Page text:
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Morocco’s Earthquake Highlighted Obstacles to Relief Efforts through Disaster Diplomacy

A 6.8-7.0 magnitude earthquake struck Morocco on September 8, 2023, causing widespread damage in Marrakesh and mountain villages.

According to the International Federation of Red Cross and Red Crescent Societies, more than 3,000 people have died in Morocco.

Members of the Institut de diplomatie publique are deeply saddened by the devastating consequences of this tragic event and wish a speedy recovery ahead to all those affected.

The annual meeting of the IMF and World Bank had been scheduled in Marrakech since long before the earthquake. After the earthquake, questions were raised about whether the location for the Annual Meetings should be changed but the IMF and World Bank chose to stand with Morocco and the Moroccan people, who have once again shown resilience in the face of tragedy.

Despite the earthquake, the Annual Meeting brought together central bankers, ministers of finance and development, SCO, media, and academics to discuss issues of global concern, including the world economic outlook, global financial stability, poverty eradication, inclusive economic growth and job creation, climate change, and others.

The Institute, represented by its director O. Weretelnik (PhD), participated in the meetings.

The quake has damaged several tourist and historical sites in Marrakech.

Among the sites that sustained damage in Marrakech are the old city area-Medina and the towering minarets of the Koutoubia (photo 1- the thousand-year-old mosque miraculously rescued from the earthquake). A 77-metre tower built by the Almohads in the 12th century may have wobbled, but it stands as a symbol of resilience of Morocco.

Disaster diplomacy investigates how and why disaster-related activities do and do not influence conflict and cooperation.

Today disaster diplomacy has growing support from civil society because

disasters affect different stakeholders,, some more than others depending on their vulnerability.

In order to arrive at decisions that benefit all stakeholder groups it is essential to include their representatives in the disaster diplomacy discourse.

Therefore, we pursue and encourage projects that facilitate international and interdisciplinary research, interagency collaborations, and inclusion of representatives of vulnerable communities.

We investigate the effectiveness of disaster diplomacy for a deeper exploration and analysis of the links between sectors, disaster and public diplomacy activities by considering efforts during disaster as political, through disaster preparedness (before) and disaster response (during and after).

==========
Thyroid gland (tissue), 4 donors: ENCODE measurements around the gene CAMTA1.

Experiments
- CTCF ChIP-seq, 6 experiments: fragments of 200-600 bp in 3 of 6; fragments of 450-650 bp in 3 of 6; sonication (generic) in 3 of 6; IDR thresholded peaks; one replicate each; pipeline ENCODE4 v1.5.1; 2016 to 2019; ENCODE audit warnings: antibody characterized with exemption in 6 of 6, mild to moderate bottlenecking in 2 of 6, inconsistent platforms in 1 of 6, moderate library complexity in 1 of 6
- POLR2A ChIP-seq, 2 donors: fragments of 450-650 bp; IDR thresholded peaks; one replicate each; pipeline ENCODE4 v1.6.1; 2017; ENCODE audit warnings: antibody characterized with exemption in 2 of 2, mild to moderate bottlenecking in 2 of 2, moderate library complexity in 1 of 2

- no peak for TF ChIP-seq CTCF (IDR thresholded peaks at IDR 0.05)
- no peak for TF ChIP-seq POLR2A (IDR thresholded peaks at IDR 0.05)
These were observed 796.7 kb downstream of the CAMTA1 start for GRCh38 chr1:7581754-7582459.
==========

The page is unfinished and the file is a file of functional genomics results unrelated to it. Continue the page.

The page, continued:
Morocco limited its initial appeal for international help to four countries –Spain, Britain, UAE, and Qatar. Why, for example, is France despite the historic links missing in this list? 1.5 million people of Moroccan origin live in France. Morocco’s response to French aid has been a priming topic on French television networks.

"Vulnerability always exists before a crisis can occur," says Dr O. Weretelnik.

"Factors that increase people's vulnerability include poverty, inequality, limited access to health services and lack of disaster management strategies."

Disaster risk management includes public diplomacy activities.

Disaster diplomacy practitioners consider disasters as recurring events with four phases:



response, and


These common elements allow people to prepare for and protect themselves from disaster.

The problem is also that there still aren’t enough volunteers who are trained in large-scale disaster operations to meet the demand.

Morocco is contending with unimaginable disaster but the impact of the earthquake on the lives, health, and well-being of Moroccans is only just emerging.

Disasters almost always come with hefty health bills.

Expressions of support might help to unlock the loss and damage discussions at the global level. We stand with Morocco during this difficult time.


I saw over the last weeks, that the Moroccan authorities as well as the civil society in Morocco, were able to rebuild back very quickly.

A typical Moroccan dinner may include tagine (a slow-cooked stew), couscous, harira (a soup made with lamb, chickpeas, and tomatoes), pastilla (a sweet and savory pie made with shredded chicken or pigeon), snail soup, and Bastila (a dessert pastry filled with almonds and eggs).


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